Tagged Violence in Oakland

First Responders to Gun Shot Wounds

Oakland Pastors on the front lines

By David Scott

Who gets called when someone gets shot?
Who is first on the scene with the medical team to minister and console gunshot victims and their families?
Ministers are called to provide pastoral duties in emergencies alongside the triage medical teams and law enforcement officers.
In recognition of the role pastors play in dealing with victims of crime, Mayor Jean Quan visited the Pastors of Oakland Friday, June 24, and told them “It will take Hope not Cops to turn our City around and it’s time to get a buzz of hope throughout Oakland”.  I think starting with the clergy for a buzz will help turn our City around.
Donald Miller and the Pastors of Oakland know hope and they pray daily for help in turning Oakland away from violence.
Donald Miller is the Director of Pastoral Services at the Alameda County Medical Center who started as a volunteer Chaplain at Highland Hospital in 1989.
As I began to pray for more spiritual support from the Pastors, Priests, Imams, Rabbis, Chaplains and other Spiritual Ministers of Alameda County to get involved, the Eternal One sent the Pastors of Oakland with a team called The First Responders to GSW’s to meet with me.
The First Responders to Gun Shot Wounds (GSW) of The Pastors of Oakland was the vision of Pastor Gerald Agee. Their Chairperson is Pastor Donald Scurry. Other members include Dr. Barbara Bowman, Pastor Betty E. Clark, Pastor Phyllis Scott, Reverend Ronnie Bridgett, Reverend Gene Elam, Dr. Jasper Lowery, Pastor Jimmie Lee Oliver and. Pastor Cornell Wheeler agreed to become volunteer Chaplains at Highland.
In 1996 he was appointed the first African American Chaplain staff member until 2003 when he moved to the  Southeast Louisiana Hospital, in Mandeville, Louisiana, again, serving as the first  African American Clinical Chaplain for the State of Louisiana.
Miller returned to Highland in April this year as Director.
“On April 14, my first day, I started my old routine of visiting each floor before going to the emergency room where the gunshot victims are first treated.  And, almost every other day I heard the call for ‘Trauma Team to ER stat!’”, said Miller.
His world revolves around the terms ‘GSW’ (Gun Shot Wound), ‘ETA’ (Estimate Time of Arrival) and the ‘EMS’ (Emergency Medical Services) van.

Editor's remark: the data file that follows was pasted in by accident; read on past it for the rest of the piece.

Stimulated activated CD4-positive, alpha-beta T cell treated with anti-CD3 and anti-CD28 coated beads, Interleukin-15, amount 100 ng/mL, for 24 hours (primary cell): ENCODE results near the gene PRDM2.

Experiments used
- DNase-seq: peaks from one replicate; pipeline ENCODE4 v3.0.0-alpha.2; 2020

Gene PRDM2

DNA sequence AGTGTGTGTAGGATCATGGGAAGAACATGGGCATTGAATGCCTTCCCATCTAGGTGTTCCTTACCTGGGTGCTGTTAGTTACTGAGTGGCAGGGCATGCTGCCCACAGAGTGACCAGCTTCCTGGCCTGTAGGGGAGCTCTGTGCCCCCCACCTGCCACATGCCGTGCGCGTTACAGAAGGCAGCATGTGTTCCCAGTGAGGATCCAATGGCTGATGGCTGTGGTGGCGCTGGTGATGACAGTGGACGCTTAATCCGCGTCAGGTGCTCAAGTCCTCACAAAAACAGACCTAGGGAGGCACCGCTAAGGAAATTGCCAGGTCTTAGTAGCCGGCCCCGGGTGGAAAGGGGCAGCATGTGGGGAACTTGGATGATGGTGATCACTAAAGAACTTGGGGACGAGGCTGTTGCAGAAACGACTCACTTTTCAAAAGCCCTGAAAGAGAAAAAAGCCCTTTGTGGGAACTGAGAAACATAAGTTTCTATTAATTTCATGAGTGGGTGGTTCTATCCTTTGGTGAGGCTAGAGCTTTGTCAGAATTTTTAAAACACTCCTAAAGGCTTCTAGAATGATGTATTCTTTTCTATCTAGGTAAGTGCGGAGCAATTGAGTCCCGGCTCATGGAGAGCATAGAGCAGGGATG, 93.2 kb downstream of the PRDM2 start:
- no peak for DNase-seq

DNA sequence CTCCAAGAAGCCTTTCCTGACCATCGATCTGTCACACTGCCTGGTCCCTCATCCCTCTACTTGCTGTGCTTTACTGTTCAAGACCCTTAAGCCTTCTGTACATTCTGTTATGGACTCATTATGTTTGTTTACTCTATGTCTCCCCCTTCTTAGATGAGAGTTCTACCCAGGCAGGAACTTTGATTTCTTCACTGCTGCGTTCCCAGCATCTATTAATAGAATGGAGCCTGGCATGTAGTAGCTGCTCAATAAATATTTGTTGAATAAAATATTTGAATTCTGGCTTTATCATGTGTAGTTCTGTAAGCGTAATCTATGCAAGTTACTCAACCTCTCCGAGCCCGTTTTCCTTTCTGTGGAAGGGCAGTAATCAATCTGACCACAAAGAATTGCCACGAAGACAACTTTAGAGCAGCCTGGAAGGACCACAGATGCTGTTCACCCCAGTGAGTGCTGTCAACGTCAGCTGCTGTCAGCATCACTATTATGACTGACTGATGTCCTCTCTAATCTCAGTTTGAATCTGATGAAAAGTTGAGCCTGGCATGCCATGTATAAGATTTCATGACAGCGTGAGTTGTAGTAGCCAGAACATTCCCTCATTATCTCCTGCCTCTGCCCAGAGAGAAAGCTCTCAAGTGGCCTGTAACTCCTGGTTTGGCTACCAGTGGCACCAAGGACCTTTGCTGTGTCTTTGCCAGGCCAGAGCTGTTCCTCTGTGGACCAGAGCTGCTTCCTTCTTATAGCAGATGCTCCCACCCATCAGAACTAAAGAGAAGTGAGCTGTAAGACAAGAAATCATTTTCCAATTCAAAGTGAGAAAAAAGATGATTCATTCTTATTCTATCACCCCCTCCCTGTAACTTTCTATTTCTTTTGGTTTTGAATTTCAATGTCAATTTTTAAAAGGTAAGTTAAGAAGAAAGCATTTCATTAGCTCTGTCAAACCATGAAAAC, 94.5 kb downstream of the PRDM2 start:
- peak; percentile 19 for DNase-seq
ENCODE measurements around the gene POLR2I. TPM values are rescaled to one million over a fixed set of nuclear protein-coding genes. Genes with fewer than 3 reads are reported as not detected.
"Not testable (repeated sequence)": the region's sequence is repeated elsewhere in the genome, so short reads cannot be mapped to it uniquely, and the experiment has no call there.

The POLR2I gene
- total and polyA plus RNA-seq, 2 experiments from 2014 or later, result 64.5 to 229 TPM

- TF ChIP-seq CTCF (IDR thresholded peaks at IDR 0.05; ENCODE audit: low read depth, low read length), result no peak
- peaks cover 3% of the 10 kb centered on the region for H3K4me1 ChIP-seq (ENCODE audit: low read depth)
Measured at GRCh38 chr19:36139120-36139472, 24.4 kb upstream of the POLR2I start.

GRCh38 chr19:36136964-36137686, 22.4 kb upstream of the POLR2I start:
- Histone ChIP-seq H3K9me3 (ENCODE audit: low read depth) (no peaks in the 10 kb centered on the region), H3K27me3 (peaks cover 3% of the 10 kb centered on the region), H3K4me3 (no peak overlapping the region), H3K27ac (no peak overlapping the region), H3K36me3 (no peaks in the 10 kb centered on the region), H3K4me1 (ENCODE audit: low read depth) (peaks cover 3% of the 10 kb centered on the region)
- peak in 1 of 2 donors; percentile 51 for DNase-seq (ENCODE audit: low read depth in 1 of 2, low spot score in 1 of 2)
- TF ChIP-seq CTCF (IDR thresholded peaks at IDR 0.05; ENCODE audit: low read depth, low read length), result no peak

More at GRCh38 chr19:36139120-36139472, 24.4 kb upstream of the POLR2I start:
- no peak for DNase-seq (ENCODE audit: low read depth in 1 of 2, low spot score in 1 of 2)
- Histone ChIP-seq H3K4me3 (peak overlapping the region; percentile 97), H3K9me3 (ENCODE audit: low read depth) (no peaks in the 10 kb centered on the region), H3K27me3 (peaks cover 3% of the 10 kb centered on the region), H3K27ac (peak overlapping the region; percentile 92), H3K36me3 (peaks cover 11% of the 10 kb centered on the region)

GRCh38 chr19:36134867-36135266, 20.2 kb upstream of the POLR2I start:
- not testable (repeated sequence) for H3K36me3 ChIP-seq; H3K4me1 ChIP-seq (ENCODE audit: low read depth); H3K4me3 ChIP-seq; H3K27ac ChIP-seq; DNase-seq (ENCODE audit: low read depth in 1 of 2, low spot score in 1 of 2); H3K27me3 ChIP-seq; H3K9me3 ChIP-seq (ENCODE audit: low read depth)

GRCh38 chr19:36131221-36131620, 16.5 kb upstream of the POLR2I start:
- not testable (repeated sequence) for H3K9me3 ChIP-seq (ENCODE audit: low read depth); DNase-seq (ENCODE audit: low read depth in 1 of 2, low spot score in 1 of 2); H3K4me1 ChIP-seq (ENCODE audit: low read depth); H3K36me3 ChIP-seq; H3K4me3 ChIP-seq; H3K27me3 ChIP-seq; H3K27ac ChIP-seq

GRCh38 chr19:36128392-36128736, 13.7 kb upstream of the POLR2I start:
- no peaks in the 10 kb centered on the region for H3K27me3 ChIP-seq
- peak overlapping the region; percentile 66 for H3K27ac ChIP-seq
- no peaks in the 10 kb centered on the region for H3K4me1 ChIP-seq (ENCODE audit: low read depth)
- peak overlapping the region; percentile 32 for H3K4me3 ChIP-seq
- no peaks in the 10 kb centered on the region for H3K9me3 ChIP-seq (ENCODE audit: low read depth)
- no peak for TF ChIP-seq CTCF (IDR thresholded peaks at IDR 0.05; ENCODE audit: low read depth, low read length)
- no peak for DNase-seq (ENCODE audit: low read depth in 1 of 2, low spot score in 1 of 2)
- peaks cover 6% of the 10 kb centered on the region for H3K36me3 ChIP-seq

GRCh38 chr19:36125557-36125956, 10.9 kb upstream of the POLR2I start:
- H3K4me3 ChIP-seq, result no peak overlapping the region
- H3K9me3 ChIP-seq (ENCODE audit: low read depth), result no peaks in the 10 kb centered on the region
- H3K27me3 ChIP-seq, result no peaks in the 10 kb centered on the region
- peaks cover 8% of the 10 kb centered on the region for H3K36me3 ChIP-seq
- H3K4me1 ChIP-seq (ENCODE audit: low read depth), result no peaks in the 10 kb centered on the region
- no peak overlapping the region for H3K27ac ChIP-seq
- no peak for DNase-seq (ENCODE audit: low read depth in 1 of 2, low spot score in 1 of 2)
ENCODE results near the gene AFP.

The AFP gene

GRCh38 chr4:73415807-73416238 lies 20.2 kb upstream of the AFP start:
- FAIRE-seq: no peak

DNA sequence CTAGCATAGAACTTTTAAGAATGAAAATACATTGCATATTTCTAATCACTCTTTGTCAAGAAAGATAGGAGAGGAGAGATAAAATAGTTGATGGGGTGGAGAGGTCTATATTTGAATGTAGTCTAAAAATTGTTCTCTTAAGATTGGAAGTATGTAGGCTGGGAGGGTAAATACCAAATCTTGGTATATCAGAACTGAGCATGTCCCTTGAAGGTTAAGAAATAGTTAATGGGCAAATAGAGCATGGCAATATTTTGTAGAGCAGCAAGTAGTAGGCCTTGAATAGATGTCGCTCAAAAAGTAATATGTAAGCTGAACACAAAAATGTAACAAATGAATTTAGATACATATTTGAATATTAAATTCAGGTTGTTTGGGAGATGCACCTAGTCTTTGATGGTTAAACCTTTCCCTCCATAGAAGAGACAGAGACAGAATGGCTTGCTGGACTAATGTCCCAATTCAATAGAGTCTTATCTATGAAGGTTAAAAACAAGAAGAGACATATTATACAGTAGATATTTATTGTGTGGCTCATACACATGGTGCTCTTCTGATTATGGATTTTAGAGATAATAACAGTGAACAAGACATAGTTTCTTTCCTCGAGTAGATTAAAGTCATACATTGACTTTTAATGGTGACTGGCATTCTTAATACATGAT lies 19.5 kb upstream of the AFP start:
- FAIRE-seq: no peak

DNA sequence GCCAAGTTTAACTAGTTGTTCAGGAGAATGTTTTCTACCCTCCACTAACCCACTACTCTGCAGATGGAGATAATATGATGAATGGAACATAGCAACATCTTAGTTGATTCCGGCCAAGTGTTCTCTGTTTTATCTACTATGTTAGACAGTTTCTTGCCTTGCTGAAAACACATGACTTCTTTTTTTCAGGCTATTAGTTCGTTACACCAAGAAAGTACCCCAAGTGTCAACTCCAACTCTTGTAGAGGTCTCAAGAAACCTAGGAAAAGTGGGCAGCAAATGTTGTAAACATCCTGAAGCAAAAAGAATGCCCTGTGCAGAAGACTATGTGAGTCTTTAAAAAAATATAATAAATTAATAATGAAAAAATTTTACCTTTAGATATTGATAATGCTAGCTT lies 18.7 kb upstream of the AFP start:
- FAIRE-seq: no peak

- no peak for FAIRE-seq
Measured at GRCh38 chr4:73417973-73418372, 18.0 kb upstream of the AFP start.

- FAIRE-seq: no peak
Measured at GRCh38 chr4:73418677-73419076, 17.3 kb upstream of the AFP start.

In the Emergency Entrance, he often finds up to thirty friends and family members, in vigil, for a gunshot victim. Even though Highland is considered one of the nation’s best trauma centers, it is also a busy room for pastoral care.
Miller says more help is needed to alleviate the confusion and hurt surrounding victims.
For information call (510) 437-4431.

Police Credit Faith Community For Helping to Reduce Violence

By Chief Chris Magnus
Richmond Police Department

Left to right: Chief Chris Magnus, Deputy Chief Allwyn Brown, Mrs. Sabrina Saunders, Community Organizer and Captain Mark Gagan. Photo by Joe L. Fisher, BAPAC.

On Saturday, February 19th, I had the privilege of meeting with close to 50 leaders from Richmond’s faith community at the Richmond Police Department.  A diverse group of clergy, faith-based community organizations, community organizers, and civic leaders was assembled to discuss some of the many activities and projects underway to reduce violence in our city.
This meeting was an opportunity for those in attendance to hear about various faith-based endeavors and City government initiatives related to crime and violence reduction.  Violent crime was down 10% last year in Richmond and is down 30% so far this year.   Based on these successes, I felt now was the time to redouble our efforts towards partnering with the faith-based community.
I spoke to the group about the Police Department’s COMPSTAT program, which uses daily crime data to track where and what kind of crime is taking place in the City.  COMPSTAT allows us to focus on specific crime trends and locations that merit extra attention or resources.  To best use COMPSTAT data, the Department assigns a Captain, several other command staff, and a group of officers to each of the City’s three geographic districts (North, Central, and South).  These personnel are responsible for using this data to problem-solve with residents and provide the best possible Read more